As many of you know, I only work with a few private clients at the moment, in order to have time for my writing and other activities, plus my current contract with an organisation providing business coaching and training. However, I currently have an available slot for someone and I would like to offer you the opportunity to try out the Rediscovery Process for yourself.
I appreciate greatly the support you give me by opening and reading these emails, and sharing my weekly thoughts on the Rediscovery Cards. I would like to thank you by making a discount available for you. Full details of my regular service are on the Rediscovery Process website so I won't repeat them here.
The special offer for newsletter readers is a 20% discount when you book a series of six Rediscovery Process coaching sessions. A long term commitment - when people are ready to make it - always shows big leaps forward, and I would love to provide the listening space for you to achieve those leaps. If we haven't spoken before (and even if we have) - there is a free consultation call to establish if you feel this is the right step for you. And if you then still feel unsure, the offer also applies to a one-off Rediscovery Session.
Please email me if you would like to explore this offer and discover the way home to yourself. You will know if the time is right and if this approach is for you. I feel it is unlikely that many people will respond at one time, but if this is the case, a way can be found to move forward and support you in the best way for you.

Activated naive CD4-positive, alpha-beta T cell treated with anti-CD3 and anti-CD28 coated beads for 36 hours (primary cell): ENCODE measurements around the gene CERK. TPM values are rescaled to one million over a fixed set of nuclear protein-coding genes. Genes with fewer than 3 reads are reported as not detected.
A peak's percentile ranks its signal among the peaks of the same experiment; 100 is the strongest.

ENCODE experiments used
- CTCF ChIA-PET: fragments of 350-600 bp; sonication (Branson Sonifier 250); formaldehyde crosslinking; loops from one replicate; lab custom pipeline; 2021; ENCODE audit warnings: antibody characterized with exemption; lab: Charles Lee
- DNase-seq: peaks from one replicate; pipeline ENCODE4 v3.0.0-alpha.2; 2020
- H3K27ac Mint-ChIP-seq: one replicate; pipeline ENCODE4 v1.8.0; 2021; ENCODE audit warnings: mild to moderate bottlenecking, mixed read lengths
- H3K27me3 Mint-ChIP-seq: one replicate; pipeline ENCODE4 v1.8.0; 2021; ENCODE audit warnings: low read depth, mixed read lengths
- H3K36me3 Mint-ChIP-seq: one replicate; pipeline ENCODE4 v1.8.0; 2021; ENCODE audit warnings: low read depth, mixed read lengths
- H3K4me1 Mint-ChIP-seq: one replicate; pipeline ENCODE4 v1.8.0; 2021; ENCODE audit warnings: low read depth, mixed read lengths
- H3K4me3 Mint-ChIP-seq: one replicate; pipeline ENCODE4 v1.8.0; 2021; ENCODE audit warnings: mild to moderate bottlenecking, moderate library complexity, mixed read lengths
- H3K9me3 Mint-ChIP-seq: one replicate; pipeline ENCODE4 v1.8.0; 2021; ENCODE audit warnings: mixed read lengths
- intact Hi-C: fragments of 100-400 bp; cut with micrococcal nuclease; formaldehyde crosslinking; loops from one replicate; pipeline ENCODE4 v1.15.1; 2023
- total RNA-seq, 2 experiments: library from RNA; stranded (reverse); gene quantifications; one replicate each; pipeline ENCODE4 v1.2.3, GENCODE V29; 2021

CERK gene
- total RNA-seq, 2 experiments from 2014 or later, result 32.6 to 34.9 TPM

Books: Unusual summer reading
I've been reading two books recently, both about near death experiences, known as NDEs. This is why I titled this 'unusual summer reading' as they are certainly not the customary (for some) 'airport novel'. They are however, totally absorbing and hard to put down.
Although both are about the same sort of experience the totally different backgrounds and cultures of the authors made it even more fascinating. Each entered a coma through different causes and neither was expected to survive.
Proof of Heaven by Dr Eban Alexander, a respected neurosurgeon who had previously dismissed accounts of near death experiences, even those told to him by his own patients, as illusions caused by the mind.
Dying to Be Me by Anita Moorjani, a young woman with a mixed cultural background, brought up in Hong Kong by traditional Indian Hindu parents. A quote from Anita really struck me: "..we already are what we spend out lives trying to attain, but we just don't realise it." Another affirmation of the rediscovery process of finding our way home to ourselves.
Note: I buy most of my books from Cygnus Books. Recently I had been investigating Amazon and the possibility of signing up to receive affiliate fees when people buy books via a link from my website. However, I paused to remember why I buy from Cygnus - because they are a small company with a clear ethos who share their own spiritual development (and the blips along the way too). In the words from their website:
"Our aim is to help you find the inspiration and guidance you are looking for, as you search for new ways to heal your body, nourish your soul and live in a way that reflects your own deepest values."
And their prices are very good too! So, I would rather recommend their service and expect nothing in return, than take the Amazon route. Even if you don't buy very often, Cygnus have a wonderful Review that you can receive free of charge (electronically or printed),
Inspiring links and events
Thank you to Soleira Green for this one - a short film of a wonderful nine-year-old philosopher.
Soleira has a number of events coming up around the world, I will be at the one in the UK on 13 July - would be lovely to meet you there if this appeals to you.
Thank you for reading, please do visit leave any comments or feedback if you feel inspired. Or email me direct if you prefer your remarks to be private, either way it is so good to know that people to read my monthly musings.
all best wishes